The turkeys are just hanging out on the black carpet. (<a href="">Dan Zak/The Washington Post</a>)
The turkeys are just hanging out on the black carpet. (Dan Zak/The Washington Post)

On Wednesday, President Obama will pardon some turkeys.

I’m going to repeat that because I feel like it bears repeating: Yet again, the leader of the free world is going to stand next to a couple of turkeys and determine which one is more deserving of the title “National Thanksgiving Turkey.”

To promote the tradition of a Turkey “Hunger Games,” as Joe Heim called it last year, the White House set up this Web site where you can learn about the turkeys. One has a “proud strut,” while the other has a “steady and deliberate” walk, which is now information you can say you’ve learned. You can even hear them gobble, if you are in the mood to listen to a turkey gobble.

And the White House sent out tweets like these:

And so a nation waits with bated breath to see whether the people will choose the turkey that ostensibly likes Lady Gaga or the turkey that purportedly favors Beyonce (which is ridiculous, because everyone knows turkeys like Haim).

Meanwhile, the turkeys are just hanging out at the Willard Hotel right now:

Is there a turkey black carpet? Of course there is a turkey black carpet, these turkeys are not simply going to stand around before a crowd of reporters on the regular floor like a couple of commoner birds:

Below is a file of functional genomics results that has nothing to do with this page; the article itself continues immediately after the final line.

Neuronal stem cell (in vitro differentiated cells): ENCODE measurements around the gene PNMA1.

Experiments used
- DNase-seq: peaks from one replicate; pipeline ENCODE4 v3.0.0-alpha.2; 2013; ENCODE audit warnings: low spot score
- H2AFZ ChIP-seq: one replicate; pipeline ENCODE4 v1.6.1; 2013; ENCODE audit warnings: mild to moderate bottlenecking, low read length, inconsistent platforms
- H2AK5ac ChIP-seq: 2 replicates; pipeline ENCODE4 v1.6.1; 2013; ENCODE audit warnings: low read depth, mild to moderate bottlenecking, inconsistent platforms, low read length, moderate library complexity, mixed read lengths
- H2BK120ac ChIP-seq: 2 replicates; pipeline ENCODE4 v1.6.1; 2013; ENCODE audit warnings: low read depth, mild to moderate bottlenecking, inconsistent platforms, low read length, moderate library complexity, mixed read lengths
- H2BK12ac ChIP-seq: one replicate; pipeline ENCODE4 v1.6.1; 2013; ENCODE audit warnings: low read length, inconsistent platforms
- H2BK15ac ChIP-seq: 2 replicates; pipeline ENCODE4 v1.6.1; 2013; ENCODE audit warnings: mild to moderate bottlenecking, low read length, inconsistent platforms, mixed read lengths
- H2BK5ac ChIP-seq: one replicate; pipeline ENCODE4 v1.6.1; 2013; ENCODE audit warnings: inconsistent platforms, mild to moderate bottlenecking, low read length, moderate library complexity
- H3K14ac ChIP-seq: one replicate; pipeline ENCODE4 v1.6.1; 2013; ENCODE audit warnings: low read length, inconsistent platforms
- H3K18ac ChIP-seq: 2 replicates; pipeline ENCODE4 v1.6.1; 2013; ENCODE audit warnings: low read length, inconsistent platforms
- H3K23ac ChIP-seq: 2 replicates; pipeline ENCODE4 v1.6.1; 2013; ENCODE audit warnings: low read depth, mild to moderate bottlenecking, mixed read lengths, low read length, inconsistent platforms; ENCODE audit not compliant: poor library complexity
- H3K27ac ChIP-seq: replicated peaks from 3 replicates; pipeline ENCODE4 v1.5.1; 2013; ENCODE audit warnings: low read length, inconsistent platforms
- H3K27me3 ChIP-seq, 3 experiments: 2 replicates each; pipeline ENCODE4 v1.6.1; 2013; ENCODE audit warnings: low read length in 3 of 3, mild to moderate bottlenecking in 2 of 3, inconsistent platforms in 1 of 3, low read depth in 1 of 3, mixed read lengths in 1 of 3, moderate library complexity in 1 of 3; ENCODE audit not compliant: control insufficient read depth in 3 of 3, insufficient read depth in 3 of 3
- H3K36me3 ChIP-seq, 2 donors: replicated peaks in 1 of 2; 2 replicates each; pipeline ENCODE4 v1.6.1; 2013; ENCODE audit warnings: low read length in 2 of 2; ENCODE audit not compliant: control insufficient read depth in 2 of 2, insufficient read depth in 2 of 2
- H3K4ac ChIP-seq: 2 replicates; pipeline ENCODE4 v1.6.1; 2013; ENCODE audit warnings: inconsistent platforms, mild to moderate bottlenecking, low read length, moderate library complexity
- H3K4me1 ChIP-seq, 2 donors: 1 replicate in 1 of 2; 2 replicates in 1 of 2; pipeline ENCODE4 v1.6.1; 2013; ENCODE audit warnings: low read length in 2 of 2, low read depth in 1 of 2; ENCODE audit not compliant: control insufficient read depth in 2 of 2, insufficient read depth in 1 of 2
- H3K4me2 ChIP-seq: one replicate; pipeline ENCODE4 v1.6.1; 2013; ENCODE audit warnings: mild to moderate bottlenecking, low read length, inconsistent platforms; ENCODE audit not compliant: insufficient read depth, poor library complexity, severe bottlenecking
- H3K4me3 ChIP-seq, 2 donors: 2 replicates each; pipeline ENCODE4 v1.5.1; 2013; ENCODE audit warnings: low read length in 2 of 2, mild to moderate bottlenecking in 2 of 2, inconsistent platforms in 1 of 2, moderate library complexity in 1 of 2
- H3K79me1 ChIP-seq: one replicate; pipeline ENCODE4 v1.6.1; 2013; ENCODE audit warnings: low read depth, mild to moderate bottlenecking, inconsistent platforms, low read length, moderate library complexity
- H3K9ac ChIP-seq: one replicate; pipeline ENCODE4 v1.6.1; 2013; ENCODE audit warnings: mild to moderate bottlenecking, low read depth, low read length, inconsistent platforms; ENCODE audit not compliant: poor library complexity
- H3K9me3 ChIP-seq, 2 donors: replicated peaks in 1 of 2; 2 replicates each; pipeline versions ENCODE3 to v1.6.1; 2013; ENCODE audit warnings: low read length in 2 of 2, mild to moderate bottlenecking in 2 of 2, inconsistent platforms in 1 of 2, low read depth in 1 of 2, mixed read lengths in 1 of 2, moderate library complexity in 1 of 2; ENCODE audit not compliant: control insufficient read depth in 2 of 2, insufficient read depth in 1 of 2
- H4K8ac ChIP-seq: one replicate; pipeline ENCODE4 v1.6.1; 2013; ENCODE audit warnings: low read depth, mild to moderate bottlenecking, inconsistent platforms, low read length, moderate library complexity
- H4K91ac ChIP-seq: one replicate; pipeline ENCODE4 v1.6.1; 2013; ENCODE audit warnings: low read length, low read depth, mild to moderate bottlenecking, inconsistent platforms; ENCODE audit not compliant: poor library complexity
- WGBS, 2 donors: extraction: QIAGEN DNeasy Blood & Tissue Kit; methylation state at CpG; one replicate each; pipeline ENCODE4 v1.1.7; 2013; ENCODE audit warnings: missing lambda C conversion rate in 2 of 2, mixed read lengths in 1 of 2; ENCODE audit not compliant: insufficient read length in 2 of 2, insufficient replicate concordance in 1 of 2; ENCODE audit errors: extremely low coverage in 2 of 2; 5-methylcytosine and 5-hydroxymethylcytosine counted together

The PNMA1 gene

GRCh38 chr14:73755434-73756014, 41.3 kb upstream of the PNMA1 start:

If you’re curious, here are five things to know about presidential turkey pardons. Did you know the turkeys got to spend the night at the W Hotel in Washington last year? Did you get to spend the night at the W Hotel in Washington? Because two turkeys did.

In the end, one turkey will be formally crowned as the National Thanksgiving Turkey, because this nation needs a National Thanksgiving Turkey. (We’ll have a story online after the turkey selection is made, but here are additional photos and some video of the turkeys meeting the media.) Both birds will be taken to Mount Vernon for the holidays and then make their way home to Morven Park’s Turkey Hill Farm in Leesburg.

What happens to the turkeys once they have their moment in the sun? Nothing good. As National Journal detailed last week, pardoned turkeys have a very short lifespan, owing to the fact that these birds “are not bred for living, but for eating.”

Meanwhile, their brother — named Delicious, which is among the most foreboding names you can give to a turkey — is in Minnesota, where he will eventually be used by the St. Paul Salvation Army to feed 80 people.